MIAMI GARDENS, Fla. – Daisy Mae Williams says she is terrified. The 80-year-old says Monday will be the worst day of her life. That’s when she’s been ordered to turn herself in. Her attorney says jail is unnecessary for a person of her age, in her condition and the fact that she has no prior arrests.
“You are going to jail?” we asked her.
“I’m trying to stay calm and hold it together,” Williams tells us. “I’m anxious to get through it. There is nothing I can do about it at this point.”
She spent 35 years as a Miami-Dade school teacher and she’s currently a minister, but Monday morning, the senior citizen will be an inmate.
“Never been arrested before?” we asked.
“Never,” she says.
“Never been to jail before?”
“Never,” she says. “I’ve always tried to live within the law and raise my five children and 22 great grands and always tried to teach them to live in the law and of the law and not be against the law.”
Not so says investigators with the Florida Department of Financial Services.
On Monday, Williams will be charged with insurance fraud and has been ordered by the Office of the Miami-Dade State Attorney to turn herself in.
According to a complaint, Williams filed a bogus claim with Citizens Property Insurance Corporation in 2017 claiming that the lightning that hit her house during Hurricane Irma damaged her roof and water pipes. The complaint says she knew it wasn’t true and that many of the receipts submitted had been altered — dates were changed.
“Were any documents altered?” we asked.
“That’s what they say,” says Williams, “but it’s unbeknownst to me.”
“You have no idea?”
We asked her if she filed the claim herself or if someone filed it for her. “I filed the claim,” she says.
Today, it’s not about guilt or innocence. Williams is not a flight risk. She won’t be charged with a violent crime.
“In my 38 years of law, I have never seen this state attorney’s office be as heartless and cruel and not understanding as they are in this particular case,” says Williams’ attorney, Jonathan Schwartz.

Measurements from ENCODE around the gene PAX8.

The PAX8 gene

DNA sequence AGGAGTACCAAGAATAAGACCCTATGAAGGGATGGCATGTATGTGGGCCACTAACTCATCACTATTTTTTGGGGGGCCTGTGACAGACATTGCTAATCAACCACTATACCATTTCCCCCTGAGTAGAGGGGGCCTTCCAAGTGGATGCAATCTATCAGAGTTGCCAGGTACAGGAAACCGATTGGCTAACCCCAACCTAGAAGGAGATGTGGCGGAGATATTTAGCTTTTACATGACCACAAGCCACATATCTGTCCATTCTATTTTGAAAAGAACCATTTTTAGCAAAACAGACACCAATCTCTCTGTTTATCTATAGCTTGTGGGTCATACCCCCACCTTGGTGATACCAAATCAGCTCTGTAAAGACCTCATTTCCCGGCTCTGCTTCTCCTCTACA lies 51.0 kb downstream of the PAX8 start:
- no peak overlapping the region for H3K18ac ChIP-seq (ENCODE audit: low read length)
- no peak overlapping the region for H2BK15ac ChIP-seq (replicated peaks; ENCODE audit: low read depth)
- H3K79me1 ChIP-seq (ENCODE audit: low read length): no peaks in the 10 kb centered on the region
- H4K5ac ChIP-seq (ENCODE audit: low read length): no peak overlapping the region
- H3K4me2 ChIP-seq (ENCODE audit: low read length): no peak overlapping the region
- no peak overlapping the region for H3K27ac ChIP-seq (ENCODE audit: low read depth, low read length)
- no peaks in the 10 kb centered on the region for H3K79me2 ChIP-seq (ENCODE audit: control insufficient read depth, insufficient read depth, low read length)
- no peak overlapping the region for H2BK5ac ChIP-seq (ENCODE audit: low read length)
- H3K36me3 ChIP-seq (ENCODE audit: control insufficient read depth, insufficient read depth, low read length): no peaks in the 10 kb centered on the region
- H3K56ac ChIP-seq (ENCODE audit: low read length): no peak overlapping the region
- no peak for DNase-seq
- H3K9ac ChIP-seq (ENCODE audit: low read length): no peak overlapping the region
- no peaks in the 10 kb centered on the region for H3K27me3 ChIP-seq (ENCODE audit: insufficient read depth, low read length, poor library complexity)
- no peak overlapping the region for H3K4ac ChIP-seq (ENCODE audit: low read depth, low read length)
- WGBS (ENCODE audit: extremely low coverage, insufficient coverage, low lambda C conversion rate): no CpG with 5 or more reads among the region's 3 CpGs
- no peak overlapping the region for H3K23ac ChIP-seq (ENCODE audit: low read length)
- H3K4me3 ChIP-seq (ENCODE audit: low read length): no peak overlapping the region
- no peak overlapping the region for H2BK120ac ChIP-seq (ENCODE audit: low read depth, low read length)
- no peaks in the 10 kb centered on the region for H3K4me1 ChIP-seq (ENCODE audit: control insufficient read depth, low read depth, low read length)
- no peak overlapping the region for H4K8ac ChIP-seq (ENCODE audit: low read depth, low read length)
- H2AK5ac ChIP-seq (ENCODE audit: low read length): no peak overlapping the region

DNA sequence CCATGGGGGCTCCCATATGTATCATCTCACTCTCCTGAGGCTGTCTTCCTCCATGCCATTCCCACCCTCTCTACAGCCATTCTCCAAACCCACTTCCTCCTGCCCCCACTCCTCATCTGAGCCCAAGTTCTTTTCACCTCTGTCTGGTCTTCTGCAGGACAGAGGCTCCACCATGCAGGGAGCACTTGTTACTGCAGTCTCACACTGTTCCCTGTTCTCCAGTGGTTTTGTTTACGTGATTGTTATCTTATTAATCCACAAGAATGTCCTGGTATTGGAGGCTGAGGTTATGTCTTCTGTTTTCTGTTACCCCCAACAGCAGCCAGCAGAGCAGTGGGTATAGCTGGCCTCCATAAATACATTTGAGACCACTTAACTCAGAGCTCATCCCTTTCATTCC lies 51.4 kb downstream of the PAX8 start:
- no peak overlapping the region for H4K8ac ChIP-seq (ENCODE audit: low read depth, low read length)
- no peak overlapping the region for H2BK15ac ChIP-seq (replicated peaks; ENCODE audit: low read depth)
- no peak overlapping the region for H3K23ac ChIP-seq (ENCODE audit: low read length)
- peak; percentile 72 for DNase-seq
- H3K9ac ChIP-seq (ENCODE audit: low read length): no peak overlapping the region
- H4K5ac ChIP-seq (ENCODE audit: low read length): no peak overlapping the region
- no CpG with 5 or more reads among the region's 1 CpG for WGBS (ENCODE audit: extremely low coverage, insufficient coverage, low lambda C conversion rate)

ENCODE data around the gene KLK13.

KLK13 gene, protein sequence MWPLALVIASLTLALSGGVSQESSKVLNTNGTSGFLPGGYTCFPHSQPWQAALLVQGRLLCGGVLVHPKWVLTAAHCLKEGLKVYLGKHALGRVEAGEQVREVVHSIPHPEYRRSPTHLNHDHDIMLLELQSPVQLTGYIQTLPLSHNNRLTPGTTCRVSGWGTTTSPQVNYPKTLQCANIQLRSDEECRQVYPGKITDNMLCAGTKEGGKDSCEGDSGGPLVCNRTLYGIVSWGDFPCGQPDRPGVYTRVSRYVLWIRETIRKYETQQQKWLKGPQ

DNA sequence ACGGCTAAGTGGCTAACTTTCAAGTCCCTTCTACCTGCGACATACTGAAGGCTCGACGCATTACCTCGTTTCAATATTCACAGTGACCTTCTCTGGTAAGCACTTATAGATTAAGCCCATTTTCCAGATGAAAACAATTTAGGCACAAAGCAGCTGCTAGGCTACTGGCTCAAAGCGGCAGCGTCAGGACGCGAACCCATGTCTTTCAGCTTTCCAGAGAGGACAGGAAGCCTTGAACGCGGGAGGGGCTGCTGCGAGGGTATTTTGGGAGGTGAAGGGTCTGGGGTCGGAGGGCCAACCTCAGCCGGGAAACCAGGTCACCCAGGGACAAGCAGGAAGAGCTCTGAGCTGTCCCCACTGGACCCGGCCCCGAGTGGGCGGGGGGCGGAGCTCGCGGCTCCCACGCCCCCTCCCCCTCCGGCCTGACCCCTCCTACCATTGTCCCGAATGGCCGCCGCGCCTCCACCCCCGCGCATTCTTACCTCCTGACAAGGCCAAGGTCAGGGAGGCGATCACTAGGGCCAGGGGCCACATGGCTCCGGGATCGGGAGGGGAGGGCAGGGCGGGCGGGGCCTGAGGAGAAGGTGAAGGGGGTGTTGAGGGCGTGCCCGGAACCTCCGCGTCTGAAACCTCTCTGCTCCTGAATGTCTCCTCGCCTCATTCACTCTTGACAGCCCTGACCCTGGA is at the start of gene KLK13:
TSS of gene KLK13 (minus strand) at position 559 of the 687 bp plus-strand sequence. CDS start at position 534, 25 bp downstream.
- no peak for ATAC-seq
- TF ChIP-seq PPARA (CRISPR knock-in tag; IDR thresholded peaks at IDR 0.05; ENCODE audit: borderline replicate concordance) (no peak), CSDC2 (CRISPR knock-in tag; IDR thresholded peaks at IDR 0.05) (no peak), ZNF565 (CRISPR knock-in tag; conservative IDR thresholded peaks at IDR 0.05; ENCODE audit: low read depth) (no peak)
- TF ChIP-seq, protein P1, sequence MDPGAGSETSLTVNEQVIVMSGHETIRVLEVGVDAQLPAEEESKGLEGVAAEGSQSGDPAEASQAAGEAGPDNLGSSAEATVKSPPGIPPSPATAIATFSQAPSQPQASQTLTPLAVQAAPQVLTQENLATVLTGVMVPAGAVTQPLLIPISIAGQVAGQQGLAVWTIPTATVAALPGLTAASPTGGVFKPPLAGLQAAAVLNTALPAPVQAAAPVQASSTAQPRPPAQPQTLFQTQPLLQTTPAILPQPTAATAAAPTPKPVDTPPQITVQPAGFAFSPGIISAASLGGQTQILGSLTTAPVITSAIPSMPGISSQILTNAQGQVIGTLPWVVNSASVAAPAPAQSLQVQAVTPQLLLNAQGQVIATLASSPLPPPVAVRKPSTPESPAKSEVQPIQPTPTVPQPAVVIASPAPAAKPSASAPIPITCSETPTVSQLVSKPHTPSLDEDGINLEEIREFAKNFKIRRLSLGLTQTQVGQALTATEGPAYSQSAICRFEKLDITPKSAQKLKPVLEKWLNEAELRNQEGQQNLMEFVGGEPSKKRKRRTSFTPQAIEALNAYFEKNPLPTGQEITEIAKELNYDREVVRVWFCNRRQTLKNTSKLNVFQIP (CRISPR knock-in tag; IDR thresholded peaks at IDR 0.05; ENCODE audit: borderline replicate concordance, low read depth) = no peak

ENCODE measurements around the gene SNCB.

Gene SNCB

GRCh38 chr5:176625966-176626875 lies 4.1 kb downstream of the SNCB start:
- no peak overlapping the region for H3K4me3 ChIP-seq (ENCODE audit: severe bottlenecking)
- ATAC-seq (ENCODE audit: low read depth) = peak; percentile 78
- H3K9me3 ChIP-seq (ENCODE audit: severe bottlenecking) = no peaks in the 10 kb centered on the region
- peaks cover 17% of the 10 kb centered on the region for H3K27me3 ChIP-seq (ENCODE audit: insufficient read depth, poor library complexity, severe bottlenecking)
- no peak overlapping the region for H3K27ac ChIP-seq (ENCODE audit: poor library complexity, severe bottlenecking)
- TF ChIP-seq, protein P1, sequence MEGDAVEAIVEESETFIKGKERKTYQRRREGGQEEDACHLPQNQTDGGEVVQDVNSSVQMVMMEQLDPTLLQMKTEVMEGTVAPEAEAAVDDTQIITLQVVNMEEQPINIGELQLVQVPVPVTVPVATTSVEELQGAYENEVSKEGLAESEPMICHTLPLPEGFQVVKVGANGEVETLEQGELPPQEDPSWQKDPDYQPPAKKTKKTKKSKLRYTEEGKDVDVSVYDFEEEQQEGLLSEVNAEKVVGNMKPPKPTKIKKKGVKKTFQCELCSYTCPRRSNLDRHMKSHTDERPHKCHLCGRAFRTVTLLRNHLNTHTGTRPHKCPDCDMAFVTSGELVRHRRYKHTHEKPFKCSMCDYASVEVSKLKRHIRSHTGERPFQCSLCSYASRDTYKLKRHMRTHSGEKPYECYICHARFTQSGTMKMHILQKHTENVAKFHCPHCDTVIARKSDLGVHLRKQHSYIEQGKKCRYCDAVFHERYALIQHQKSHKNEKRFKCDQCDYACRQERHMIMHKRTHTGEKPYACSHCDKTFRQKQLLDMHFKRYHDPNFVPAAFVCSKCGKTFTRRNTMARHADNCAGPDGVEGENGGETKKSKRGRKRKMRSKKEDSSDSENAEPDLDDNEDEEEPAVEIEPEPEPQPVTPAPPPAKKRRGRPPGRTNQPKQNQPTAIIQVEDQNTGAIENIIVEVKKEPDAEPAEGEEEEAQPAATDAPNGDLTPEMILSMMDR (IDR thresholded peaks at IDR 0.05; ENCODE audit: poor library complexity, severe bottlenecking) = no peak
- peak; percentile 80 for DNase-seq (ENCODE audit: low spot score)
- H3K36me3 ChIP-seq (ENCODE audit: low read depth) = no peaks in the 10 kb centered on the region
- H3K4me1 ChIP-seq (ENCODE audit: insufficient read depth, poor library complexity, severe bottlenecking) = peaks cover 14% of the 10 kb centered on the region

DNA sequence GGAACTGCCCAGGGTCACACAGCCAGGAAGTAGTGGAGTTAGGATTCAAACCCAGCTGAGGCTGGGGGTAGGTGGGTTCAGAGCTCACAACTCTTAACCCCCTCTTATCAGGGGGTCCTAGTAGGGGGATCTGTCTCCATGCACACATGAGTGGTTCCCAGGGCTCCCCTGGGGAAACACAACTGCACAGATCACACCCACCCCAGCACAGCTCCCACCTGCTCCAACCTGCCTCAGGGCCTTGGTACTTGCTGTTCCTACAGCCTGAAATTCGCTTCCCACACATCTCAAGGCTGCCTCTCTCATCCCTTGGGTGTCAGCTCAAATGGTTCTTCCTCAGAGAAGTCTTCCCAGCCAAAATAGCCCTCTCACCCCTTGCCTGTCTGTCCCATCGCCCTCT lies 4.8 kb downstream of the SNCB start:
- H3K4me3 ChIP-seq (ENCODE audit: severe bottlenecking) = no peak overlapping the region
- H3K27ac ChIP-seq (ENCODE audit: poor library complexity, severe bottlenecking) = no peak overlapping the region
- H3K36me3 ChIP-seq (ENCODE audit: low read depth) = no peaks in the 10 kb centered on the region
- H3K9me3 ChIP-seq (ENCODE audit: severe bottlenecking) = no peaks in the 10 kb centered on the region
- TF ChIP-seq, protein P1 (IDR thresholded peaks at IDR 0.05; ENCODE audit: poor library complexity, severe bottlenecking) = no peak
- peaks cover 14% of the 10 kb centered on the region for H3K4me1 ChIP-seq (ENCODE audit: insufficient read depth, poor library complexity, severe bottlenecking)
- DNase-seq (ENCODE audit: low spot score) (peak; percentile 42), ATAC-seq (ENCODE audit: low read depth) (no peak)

He says the state attorney can issue a summons to appear in court and she’ll be there.
Williams walks with a walker, has shortness of breath from COVID-19, and is insulin dependent.
“There have been extensive e-mails ultimately, but after thinking about it for a good long while, they decided they’re not making a special exception,” says Schwartz.
In a statement to Local 10 News, a spokesperson for the Office of the Miami-Dade State Attorney Katherine Fernandez Rundle says:
“Ms. Williams is not in custody and we are in the process of reviewing all of the evidence in this case, so any final disposition, including pre-trial intervention, is premature at this point. We have arranged for her surrender rather than arrest, and we have also agreed to have her be released on her own recognizance.”
Williams tells us: “Last night, I didn’t sleep very well.”
“You’re just gonna turn yourself in?”
“I’m gonna do exactly what my attorney says to do,” Williams says.
Her attorney says: “We look forward to a call from an appropriate State Attorney to see if there is something other than having her be incarcerated and strip searched first thing Monday a.m.”
But no one is sure that call is coming.
Williams says she is looks forward to her day in court to prove her innocence. And says that any money she got went to fixing her roof and pipes.
“This is one of those situations where I believe this is what I would consider what the 8th amendment of the Constitution calls ‘cruel and unusual punishment,’ " Schwartz says.
Local 10 News will be there Monday morning when Williams turns herself in.